17. School Age Children with Acquired Brain Injury: School age children suspected of having experienced an acquired brain injury (which includes concussion and/or tbi) should be evaluated by a medical doctor. Subsequent to injury and with continuing medical supervision, such students should also be evaluated and monitored by school psychologists. Students who have sustained acquired brain injuries should undergo extensive assessment within the school system to establish the extent of their brain injury issues. Students with suspected brain injury (even apparently "minor" concussion) should not be readmitted to sports events or programs without the express concurrence of a medical specialist. See also the High School Graduation position statement.
18. Skiing and Helmets: (Helmet Usage When Skiing or Boarding): BIN urges skiers and riders to wear a helmet and to ski or ride snow boards responsibly. BIN favors the adoption of a mandatory helmet law to be applicable to all skiers and snow boarders.
19. Survivor Social Communities On-Line: Social communities funded by or operated by medical or other service providers (doctors, psychologists, university researchers, etc.) should not hold themselves out as "survivor sites" operated by "users," "consumers," or "survivors". Examples would be for-profit or government-sponsored sites such as "wearetbi.org". If an online social community receives its funding to operate from a department of government such as the Department of Defense (example: "brainline.org") this source of oversight, funding and control should be clear on the website.
Participants (people with brain injuries) have a right to know if their on-line "survivor" social community is being monitored by researchers. Participants have a right to know if information about them is being harvested for any purpose, for example, for surveillance, data collection, behavioral research, medical research studies, or medical clinical trials. Participants should be advised that their participation in a social community has made them a part of a research study.
Full disclosure of the funding and purpose of an on-line social community should be prominently displayed on the homepage of the social community site. Of particular interest would be these potential scenarios:
* A purpose of the community is to solicit participation of survivor participants in clinical trials.
* A purpose of the on-line social community is to conduct research on survivors.
* The source of the funding for the "survivor" social community is a medical provider, a drug company, the government, or a for-profit business interest.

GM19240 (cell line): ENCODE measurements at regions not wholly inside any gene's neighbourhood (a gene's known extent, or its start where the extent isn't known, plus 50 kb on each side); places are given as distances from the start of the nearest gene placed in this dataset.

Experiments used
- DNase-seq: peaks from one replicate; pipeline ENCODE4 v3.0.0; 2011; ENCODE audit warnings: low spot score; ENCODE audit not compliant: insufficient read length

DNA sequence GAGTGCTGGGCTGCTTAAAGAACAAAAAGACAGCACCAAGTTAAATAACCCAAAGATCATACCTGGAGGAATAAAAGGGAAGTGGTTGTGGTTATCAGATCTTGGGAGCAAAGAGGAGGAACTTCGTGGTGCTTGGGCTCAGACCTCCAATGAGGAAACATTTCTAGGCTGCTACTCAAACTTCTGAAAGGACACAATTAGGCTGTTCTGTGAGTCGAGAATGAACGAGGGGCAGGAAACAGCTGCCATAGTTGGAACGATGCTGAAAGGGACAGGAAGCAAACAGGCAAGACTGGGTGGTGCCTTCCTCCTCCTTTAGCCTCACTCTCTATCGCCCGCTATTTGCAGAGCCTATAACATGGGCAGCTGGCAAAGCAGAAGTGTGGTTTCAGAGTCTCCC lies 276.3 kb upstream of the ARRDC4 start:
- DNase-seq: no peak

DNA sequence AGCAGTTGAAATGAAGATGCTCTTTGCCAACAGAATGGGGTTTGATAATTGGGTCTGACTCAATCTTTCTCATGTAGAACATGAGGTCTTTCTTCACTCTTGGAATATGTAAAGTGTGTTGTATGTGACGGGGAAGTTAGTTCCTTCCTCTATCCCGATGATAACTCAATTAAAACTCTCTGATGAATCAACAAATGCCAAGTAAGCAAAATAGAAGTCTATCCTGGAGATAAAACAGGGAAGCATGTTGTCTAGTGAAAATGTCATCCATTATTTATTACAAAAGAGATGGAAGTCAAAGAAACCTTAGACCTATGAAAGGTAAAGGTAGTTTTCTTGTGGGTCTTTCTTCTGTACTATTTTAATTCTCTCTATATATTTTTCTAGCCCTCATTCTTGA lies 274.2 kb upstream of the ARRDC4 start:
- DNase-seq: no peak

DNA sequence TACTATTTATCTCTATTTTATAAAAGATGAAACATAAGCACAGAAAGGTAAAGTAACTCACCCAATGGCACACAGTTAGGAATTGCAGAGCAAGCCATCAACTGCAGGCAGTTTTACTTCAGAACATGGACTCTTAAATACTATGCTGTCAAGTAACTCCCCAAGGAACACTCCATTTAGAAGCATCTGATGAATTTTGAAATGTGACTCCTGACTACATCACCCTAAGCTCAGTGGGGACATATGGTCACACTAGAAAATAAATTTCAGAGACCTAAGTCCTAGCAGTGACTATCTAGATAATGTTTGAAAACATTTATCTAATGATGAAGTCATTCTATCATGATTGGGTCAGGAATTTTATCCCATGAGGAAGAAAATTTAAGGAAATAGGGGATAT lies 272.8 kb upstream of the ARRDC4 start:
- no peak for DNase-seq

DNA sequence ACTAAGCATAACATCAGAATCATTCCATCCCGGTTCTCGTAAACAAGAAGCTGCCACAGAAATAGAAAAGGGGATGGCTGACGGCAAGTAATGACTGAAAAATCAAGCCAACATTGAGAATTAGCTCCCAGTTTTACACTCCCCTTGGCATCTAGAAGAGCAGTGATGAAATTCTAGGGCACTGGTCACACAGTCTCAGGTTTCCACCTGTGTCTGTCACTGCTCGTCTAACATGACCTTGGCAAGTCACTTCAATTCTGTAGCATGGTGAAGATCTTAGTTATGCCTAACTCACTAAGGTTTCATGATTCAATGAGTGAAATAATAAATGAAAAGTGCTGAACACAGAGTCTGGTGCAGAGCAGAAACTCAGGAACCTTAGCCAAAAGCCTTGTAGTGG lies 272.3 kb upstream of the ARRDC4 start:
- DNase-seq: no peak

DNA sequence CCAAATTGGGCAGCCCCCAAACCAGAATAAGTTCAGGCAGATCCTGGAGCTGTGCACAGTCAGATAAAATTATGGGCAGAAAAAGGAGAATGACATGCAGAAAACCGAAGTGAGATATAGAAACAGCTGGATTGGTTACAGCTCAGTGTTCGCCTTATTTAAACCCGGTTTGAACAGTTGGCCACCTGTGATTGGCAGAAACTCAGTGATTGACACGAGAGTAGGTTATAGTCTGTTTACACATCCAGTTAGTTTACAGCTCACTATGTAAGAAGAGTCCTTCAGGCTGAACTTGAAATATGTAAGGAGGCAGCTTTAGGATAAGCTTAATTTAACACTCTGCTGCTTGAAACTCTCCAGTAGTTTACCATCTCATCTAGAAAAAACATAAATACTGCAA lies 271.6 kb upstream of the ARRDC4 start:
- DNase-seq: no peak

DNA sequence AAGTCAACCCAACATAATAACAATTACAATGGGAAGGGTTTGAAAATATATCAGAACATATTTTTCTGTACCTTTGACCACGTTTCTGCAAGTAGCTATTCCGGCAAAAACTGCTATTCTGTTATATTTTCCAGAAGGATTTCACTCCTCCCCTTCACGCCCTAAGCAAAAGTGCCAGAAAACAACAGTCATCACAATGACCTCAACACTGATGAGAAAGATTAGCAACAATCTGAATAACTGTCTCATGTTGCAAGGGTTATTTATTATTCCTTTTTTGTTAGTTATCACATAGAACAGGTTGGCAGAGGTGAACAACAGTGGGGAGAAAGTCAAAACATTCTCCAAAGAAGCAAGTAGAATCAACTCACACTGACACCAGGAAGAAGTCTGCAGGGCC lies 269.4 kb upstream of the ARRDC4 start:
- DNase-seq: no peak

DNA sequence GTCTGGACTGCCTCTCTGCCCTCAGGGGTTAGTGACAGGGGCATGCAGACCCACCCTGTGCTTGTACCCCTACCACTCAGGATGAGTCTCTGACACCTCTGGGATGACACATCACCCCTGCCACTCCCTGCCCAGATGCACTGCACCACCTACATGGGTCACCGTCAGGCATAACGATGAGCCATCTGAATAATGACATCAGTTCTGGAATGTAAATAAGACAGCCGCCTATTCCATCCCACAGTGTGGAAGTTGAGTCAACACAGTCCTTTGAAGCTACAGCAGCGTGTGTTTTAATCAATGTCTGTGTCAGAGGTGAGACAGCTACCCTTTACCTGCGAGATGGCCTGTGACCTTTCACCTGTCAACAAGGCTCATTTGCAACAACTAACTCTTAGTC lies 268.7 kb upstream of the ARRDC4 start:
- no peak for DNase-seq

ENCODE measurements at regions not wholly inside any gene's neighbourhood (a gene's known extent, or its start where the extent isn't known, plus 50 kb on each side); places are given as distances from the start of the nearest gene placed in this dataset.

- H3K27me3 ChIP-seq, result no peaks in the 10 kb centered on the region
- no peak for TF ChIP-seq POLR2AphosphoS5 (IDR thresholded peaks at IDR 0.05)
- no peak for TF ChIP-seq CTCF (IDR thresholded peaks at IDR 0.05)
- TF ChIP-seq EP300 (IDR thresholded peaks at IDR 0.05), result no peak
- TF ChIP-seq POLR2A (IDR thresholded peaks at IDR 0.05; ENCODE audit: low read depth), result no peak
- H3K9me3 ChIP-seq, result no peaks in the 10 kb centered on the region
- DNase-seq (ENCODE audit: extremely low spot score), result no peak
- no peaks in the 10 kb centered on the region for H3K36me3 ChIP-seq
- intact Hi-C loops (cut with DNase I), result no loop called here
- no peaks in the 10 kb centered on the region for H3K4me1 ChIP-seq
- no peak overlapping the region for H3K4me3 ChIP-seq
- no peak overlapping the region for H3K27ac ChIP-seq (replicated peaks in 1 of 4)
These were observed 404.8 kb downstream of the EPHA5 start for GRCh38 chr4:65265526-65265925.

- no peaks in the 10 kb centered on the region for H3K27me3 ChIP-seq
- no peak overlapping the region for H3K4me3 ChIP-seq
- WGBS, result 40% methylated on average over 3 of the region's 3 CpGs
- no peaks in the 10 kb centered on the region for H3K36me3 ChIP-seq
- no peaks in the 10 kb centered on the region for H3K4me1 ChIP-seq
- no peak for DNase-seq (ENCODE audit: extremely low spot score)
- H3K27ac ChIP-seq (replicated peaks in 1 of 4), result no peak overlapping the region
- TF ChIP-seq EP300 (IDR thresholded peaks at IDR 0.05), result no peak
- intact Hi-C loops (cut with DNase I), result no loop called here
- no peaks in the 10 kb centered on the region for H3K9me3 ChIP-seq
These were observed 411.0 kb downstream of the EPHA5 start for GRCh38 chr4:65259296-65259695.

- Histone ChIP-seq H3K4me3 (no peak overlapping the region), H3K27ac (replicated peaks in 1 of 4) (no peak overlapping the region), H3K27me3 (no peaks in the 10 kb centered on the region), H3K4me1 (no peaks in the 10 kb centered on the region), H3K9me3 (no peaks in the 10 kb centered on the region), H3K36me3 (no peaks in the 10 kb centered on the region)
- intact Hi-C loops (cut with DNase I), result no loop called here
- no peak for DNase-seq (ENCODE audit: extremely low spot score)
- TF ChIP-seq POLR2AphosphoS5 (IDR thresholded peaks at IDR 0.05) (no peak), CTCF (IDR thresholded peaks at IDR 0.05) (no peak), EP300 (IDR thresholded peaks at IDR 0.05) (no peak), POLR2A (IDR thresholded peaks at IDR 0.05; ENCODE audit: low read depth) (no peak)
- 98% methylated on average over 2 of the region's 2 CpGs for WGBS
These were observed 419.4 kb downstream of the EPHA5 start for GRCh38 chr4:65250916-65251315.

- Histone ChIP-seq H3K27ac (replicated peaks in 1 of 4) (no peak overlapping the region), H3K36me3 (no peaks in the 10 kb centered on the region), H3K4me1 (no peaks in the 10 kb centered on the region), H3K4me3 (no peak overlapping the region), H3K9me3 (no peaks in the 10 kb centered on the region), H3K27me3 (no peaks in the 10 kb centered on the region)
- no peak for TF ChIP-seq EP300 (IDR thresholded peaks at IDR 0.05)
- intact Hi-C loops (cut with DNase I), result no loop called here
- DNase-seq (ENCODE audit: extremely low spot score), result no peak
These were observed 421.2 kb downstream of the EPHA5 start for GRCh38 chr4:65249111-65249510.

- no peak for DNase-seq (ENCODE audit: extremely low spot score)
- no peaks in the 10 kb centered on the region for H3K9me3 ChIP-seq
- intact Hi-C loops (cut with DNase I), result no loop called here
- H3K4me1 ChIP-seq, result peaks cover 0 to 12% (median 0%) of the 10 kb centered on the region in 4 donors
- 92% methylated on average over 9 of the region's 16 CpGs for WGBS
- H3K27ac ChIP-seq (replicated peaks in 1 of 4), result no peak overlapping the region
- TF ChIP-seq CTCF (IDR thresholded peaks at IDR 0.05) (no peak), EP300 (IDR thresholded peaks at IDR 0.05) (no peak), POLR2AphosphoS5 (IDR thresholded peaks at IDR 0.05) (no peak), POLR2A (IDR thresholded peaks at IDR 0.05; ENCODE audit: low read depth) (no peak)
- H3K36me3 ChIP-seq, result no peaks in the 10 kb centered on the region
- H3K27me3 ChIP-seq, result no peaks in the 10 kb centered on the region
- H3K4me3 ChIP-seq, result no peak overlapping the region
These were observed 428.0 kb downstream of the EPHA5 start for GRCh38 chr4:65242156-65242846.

* Data about participants in the on-line forum is being harvested for research studies, government surveillance, databases, etc.
* The site, site traffic and messages are being monitored by researchers.
* The site represents an aspect of a research project.
Participants on such social community sites should be fully informed as to the full nature, purpose and activity of the site. The particulars as to who is conducting the research and who is paying for the research must be indicated. Researchers must seek and get express approval from each participant who they are monitoring, researching or including in databases. Site administrators and researchers should disclose any underlying rationale for the social community, such as efforts to harvest survivor names, addresses, medical conditions, etc., for the purpose of placing the survivor in a database or potentially securing that person to participate in a medical or other research clinical trial.
20. State Brain Injury Survivor Councils: Every state should have a state survivor council. The public should have access to state survivor councils. Please make contact information to access state survivor councils available online.
States should publish the names of the members of any state (brain injury) survivor councils. We ask that all survivor councils have actual survivor participation. Surely every state and every agency responsible for setting brain injury survivor policy can enlist survivors who have the ability, knowledge and experience to serve on their councils. The presumption in this instance must be that there are some survivors of brain injury who are competent, who can think, who can serve, who wish to serve, and who can be located and encouraged to serve on such councils. We encourage survivor councils with survivor participants in non-profit associations as well.